Optimizing pack-level energy density: Cell-to-pack involves directly connecting individual battery cells to form a larger battery pack; cell-to-chassis involves mounting the cells onto a structural chassis, which also serves as a heat sink dissipating heat generated by the cells during operation, and a support structure for the cells.

The benefit of using these approaches is that they provide the necessary support and protection for the battery cells. In a cell-to-pack system, the cells are tightly packed together and secured within a protective casing, which reduces the risk of damage from vibration, impact, or thermal expansion. StoreDot’s I-BEAM XFC cell-to-pack configuration also simplifies the manufacturing process, minimizes part count and reduces the weight and volume of the battery pack.

D-TEG: D-TEG provides new values for the vehicle CCTV system and cloud-based video telematics.

By applying AI Solution to Edge device, it automatically detects the road surface and surrounding conditions, transmits and analyse the detected data to the service platform, and deliver risk information to customer through the Edge Device.  AI SOLUTION: The company offers development of artificial intelligence solution using image-based object detection AI model.

Creative Synergies Group: The company accelerate electrification through expertise in system integration and controls, power electronics and battery system engineering. It leverage proven track record in NextGen technologies to innovate in autonomous navigation, connectivity and shared mobility. The company empowers very demanding customers to achieve business outcomes through domain expertise from concept to production.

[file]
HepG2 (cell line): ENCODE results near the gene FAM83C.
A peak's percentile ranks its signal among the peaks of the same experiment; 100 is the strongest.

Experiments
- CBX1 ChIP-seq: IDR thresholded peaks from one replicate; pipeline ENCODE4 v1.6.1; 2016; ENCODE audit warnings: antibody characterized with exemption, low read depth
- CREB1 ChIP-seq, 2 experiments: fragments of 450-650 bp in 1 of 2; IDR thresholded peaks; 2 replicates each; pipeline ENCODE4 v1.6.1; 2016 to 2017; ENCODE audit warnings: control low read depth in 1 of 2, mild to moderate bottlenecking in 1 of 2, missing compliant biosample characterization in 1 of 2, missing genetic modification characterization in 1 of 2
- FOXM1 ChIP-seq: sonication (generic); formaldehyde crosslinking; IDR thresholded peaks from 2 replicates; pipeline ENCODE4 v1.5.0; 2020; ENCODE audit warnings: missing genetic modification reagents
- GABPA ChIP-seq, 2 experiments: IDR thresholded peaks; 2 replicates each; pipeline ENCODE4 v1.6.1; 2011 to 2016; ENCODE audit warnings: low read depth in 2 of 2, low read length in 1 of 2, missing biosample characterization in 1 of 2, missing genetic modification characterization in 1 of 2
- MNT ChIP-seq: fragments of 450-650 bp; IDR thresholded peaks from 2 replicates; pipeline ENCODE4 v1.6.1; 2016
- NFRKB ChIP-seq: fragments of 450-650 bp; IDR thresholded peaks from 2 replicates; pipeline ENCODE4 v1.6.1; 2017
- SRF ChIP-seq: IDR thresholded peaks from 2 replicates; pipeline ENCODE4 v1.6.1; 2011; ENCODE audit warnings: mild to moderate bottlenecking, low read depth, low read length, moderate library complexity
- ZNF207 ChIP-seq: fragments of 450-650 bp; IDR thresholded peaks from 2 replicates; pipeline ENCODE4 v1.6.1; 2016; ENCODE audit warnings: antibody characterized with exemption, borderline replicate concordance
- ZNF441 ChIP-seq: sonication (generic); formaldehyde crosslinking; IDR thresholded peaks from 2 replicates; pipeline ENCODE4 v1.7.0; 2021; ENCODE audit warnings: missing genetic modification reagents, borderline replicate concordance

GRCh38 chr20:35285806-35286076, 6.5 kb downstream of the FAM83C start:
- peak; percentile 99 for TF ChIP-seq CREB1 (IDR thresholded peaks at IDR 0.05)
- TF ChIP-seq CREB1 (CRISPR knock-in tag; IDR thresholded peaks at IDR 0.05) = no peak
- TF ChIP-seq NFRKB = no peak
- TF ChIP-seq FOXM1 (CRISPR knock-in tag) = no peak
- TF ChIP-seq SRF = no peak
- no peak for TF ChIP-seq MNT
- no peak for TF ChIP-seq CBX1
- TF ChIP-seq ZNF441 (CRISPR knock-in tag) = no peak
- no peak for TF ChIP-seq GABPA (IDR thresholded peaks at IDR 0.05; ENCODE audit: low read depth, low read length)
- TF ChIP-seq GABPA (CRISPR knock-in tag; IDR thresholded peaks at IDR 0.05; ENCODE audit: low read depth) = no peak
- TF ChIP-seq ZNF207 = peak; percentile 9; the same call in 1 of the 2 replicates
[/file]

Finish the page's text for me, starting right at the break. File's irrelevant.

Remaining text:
Autocrypt: Secures mobility for the autonomous revolution. AUTOCRYPT is an automotive cybersecurity provider dedicated to the safety of connected, autonomous, and software-defined mobility. AUTOCRYPT secures the rapidly evolving architecture of software-defined vehicles and smart mobility, using custom solutions built for ISO/SAE 21434 and UN R155/156. Backed by decades of industry experience, our solutions can be customized and adapted to any vehicular and infrastructure environment.

Eatron Technologies: Intelligent Software Layer: It Unlocks the full potential of battery with Intelligent Software Layer for Battery Management. Maximum battery performance is achieved with unique algorithms that offer best-in-class accuracy and robustness in battery state estimation and control. It Extends battery lifetime by accurately predicting the remaining useful life of the battery in the real world – right from beginning of its life. It Improves safety and reduces downtime by enabling early detection of cell degradation and safety critical failures.

Auroralabs: Vehicle Software Intelligence: Solving the Challenges of Automotive Software Development with AI. AUTO VALIDATE SYSTEM COMPATIBILITY & SBOM: Validate effects of software updates on interrelated functions, systems and ECUs providing evidence for integration and certification. AUTO DETECT: AI-DRIVEN SW GLITCH CATCHER. Detects faults in software behavior

and predicts downtime events. AUTO UPDATE: ML-DRIVEN OTA UPDATES Over-The-Air Update solution for any and all ECUs using standard protocols without reprogramming, with or without A/B Memory.